Defense

PlayerErrorsFielding%RZRARMUZRUZR/150
Jose Bautista2.987.906-0.8-5.6-9.3
Seth Smith1.994.888-3.9-7.9-16.6
Steven Souza Jr.4.984.909-0.8-0.4-2.4
Mookie Betts1.997.9316.917.817.2
Aaron Judge1.974.964-0.2-0.1-0.1

 

So while Betts and Bautista are clearly atop the offensive categories for this bunch, it’s still worth talking about the defense a bit as  well. Unfortunately for the Jays and Bautista, though, that separates the two even more. Betts provided an excellent 17.2 UZR/150, the only positive rating of the entire class. Souza Jr. was the closest, if you could say that, with a -2.4, and Bautista followed with a poor -9.3. Seth Smith, though, offered the worst rating, -16.6, and he’ll do it in a more difficult OF to play in.

 

One might think Bautista could retain some value here with his once-heralded arm strength, but after over exerting his shoulder in an Orioles game in 2015, his ARM (outfield arm runs above average) now sits in the negative values at -0.8, again falling well behind Mookie Betts’ 6.9. This number of course is due for regression with Betts as the league has hopefully learned to not challenge his throwing abilities.

 

And for the rest: the remaining three all posted negative arm values, negative UZR, negative UZR/150 and Fielding % below Betts. The cold honesty here is that Betts is far and away the best, and it’s not even close right now.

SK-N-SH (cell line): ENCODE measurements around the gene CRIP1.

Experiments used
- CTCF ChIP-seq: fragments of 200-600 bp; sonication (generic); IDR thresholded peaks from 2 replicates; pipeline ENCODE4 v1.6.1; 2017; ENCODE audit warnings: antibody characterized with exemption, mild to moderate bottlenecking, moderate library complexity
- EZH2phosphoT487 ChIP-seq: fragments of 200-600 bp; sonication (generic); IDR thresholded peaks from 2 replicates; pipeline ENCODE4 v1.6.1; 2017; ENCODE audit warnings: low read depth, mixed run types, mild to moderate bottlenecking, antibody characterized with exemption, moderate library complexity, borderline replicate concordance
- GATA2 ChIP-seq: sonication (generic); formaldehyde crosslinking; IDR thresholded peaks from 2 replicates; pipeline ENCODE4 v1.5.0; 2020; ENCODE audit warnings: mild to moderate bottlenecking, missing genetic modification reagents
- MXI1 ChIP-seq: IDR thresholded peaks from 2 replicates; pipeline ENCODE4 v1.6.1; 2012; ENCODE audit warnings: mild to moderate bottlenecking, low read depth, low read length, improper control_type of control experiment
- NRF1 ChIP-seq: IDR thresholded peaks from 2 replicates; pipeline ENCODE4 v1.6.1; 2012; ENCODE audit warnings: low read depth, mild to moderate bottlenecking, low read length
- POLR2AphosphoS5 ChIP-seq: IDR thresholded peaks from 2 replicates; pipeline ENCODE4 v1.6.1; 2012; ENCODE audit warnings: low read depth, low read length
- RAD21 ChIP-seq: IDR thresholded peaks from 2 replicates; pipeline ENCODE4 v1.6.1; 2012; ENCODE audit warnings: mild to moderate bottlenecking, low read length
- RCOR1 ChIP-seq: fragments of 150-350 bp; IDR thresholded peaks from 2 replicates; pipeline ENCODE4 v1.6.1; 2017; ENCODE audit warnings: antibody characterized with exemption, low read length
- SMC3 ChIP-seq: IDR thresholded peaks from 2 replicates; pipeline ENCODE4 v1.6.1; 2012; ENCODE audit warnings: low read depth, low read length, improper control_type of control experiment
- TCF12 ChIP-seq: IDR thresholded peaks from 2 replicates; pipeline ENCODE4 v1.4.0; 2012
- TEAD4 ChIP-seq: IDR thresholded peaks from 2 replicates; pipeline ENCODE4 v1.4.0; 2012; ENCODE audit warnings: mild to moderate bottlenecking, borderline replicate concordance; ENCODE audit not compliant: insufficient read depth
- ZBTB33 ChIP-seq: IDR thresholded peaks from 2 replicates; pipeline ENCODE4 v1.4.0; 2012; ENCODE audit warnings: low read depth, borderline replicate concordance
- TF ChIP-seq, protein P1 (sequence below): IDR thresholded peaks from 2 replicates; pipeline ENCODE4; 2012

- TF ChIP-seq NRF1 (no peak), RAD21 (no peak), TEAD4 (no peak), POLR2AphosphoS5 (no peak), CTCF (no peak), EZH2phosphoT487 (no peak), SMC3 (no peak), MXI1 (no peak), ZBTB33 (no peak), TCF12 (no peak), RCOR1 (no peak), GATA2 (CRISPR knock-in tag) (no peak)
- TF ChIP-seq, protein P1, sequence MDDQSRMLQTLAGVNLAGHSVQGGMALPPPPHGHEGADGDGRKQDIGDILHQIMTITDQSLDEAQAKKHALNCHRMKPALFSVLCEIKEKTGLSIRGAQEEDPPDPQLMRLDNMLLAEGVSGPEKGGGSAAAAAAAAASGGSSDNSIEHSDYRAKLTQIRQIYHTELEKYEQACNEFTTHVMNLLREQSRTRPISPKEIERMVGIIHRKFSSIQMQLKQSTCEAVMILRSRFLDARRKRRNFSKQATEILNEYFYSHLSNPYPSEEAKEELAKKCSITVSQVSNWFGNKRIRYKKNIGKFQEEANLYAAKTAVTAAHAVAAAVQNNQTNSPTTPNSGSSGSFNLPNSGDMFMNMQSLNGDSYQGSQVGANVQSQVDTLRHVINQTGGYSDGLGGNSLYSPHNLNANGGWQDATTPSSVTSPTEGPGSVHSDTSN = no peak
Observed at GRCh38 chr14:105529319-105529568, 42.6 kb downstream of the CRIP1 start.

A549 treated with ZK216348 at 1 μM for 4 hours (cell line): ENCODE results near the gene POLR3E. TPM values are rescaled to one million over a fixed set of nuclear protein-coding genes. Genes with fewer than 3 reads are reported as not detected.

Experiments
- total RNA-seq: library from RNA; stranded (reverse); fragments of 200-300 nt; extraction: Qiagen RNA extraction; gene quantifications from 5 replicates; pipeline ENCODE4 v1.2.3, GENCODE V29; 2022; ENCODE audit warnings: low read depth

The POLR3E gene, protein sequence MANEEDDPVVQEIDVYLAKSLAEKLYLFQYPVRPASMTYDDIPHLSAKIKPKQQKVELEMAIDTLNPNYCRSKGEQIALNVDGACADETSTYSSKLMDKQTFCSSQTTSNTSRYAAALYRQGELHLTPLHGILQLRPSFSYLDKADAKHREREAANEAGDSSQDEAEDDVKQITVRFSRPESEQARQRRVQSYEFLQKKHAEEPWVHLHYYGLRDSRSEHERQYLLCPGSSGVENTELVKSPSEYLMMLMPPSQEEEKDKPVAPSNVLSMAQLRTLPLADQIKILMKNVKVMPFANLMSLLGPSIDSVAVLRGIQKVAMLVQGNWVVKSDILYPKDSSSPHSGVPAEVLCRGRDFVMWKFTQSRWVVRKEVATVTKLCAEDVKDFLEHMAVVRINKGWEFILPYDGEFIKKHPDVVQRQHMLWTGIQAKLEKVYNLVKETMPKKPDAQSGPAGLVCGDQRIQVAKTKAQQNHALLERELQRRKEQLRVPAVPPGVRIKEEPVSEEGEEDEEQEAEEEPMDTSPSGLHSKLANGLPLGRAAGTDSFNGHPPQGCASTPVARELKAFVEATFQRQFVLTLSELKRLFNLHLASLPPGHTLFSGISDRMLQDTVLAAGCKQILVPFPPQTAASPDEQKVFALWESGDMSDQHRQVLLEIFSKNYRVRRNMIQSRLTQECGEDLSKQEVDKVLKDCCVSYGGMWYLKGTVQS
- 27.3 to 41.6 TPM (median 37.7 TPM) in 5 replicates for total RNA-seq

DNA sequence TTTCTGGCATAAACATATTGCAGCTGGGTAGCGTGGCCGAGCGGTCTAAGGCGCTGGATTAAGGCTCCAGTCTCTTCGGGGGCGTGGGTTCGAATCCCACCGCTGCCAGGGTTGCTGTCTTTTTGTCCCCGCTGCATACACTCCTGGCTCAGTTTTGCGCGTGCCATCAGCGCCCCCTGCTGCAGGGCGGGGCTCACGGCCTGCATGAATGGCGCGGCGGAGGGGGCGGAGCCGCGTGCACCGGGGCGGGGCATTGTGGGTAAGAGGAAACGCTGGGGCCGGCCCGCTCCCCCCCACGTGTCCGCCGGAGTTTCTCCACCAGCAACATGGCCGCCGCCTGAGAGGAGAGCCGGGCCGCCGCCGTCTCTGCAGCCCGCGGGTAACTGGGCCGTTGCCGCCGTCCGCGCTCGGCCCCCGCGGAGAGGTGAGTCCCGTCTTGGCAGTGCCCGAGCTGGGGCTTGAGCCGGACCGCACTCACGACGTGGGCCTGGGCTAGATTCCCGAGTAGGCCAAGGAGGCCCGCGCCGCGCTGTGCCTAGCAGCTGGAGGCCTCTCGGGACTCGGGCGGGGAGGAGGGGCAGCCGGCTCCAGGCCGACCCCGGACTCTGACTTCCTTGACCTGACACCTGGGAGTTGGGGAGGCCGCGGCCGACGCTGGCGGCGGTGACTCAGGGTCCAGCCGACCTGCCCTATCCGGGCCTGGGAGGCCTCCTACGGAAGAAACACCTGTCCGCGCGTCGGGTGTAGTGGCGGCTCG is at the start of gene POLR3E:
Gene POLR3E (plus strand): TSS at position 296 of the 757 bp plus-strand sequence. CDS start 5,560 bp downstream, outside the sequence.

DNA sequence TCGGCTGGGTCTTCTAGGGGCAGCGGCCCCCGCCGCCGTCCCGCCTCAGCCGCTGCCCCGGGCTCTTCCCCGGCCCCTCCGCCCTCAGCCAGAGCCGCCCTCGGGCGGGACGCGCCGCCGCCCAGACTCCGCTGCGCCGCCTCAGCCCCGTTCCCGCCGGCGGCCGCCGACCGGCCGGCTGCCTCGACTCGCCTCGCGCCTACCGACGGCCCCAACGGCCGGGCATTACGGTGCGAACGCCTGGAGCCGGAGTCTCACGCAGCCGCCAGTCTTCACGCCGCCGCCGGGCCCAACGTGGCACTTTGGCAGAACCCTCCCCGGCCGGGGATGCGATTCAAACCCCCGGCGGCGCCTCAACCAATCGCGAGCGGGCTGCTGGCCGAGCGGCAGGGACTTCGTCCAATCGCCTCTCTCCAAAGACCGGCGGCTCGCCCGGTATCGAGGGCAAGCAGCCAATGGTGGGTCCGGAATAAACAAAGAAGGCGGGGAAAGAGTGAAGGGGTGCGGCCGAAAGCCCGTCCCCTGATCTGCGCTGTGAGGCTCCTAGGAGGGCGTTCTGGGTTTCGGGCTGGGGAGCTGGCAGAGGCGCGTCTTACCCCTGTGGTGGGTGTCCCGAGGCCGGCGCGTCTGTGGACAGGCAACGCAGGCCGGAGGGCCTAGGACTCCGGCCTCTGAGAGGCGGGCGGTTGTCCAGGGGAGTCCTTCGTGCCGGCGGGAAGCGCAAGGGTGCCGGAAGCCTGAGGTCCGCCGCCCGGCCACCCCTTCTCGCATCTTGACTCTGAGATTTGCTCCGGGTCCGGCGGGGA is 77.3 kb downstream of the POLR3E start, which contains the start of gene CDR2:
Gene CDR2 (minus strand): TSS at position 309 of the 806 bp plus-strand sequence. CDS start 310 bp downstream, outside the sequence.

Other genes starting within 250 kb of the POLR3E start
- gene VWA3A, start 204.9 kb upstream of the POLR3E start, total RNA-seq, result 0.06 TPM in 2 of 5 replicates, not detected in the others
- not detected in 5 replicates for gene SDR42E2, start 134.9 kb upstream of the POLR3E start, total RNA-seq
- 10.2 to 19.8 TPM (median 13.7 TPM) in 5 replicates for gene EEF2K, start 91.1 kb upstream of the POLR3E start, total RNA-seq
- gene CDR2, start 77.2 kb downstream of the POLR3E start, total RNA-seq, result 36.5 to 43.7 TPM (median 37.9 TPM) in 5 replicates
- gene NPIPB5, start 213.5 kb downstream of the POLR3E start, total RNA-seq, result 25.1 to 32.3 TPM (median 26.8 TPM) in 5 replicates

Conclusion

It would be naive and even irresponsible to say here that there’s any competition for best AL East RF aside from Mookie Betts. That being said, the competition for this made-up title will be significantly closer in 2017 should all players involved remain healthy and competitive. Bautista is due to rebound from a terrible (by his standards) 2016 season, and some regression in Betts’ game is certainly possible. The dark horse in this race is Aaron Judge, the monstrous (6’7″, 275) slugger in the Bronx who has pounded out 56 HR and 215 RBI in just three minor-league seasons. While his contributions in RF and on the bases will likely be minimal, he’s poised to be an offensive force in this division for a long time.

 

 

 

 

 

*Featured Image Credit: Arturo Pardavila III UNDER CC BY-SA 2.0

 

 

 

 

THANK YOU FOR VISITING JAYS FROM THE COUCH! CHECK US OUT ON TWITTER @JAYSFROMCOUCH AND INSTAGRAM. LIKE US FACEBOOK. BE SURE TO CATCH THE LATEST FROM JAYS FROM THE COUCH RADIO

 

 

 

 

 

Roy’s earliest memories all involve baseball from the early 90’s and the Blue Jays dream teams. He became a Blue Jays fan while watching Carlos Delgado and Shawn Green evolve in Syracuse, NY at the run-down confines of MacArthur Stadium, nestled between highway and swamp. A lifelong baseball player, Roy still plays (P, C, 2B, 3B) in the 25+ Syracuse MSBL for the Liverpool Mets. He watches almost all games with his best buddy Sebastian, a five year old Pug, who could care less.

Roy-Z

Roy’s earliest memories all involve baseball from the early 90’s and the Blue Jays dream teams. He became a Blue Jays fan while watching Carlos Delgado and Shawn Green evolve in Syracuse, NY at the run-down confines of MacArthur Stadium, nestled between highway and swamp. A lifelong baseball player, Roy still plays (P, C, 2B, 3B) in the 25+ Syracuse MSBL for the Liverpool Mets. He watches almost all games with his best buddy Sebastian, a five year old Pug, who could care less.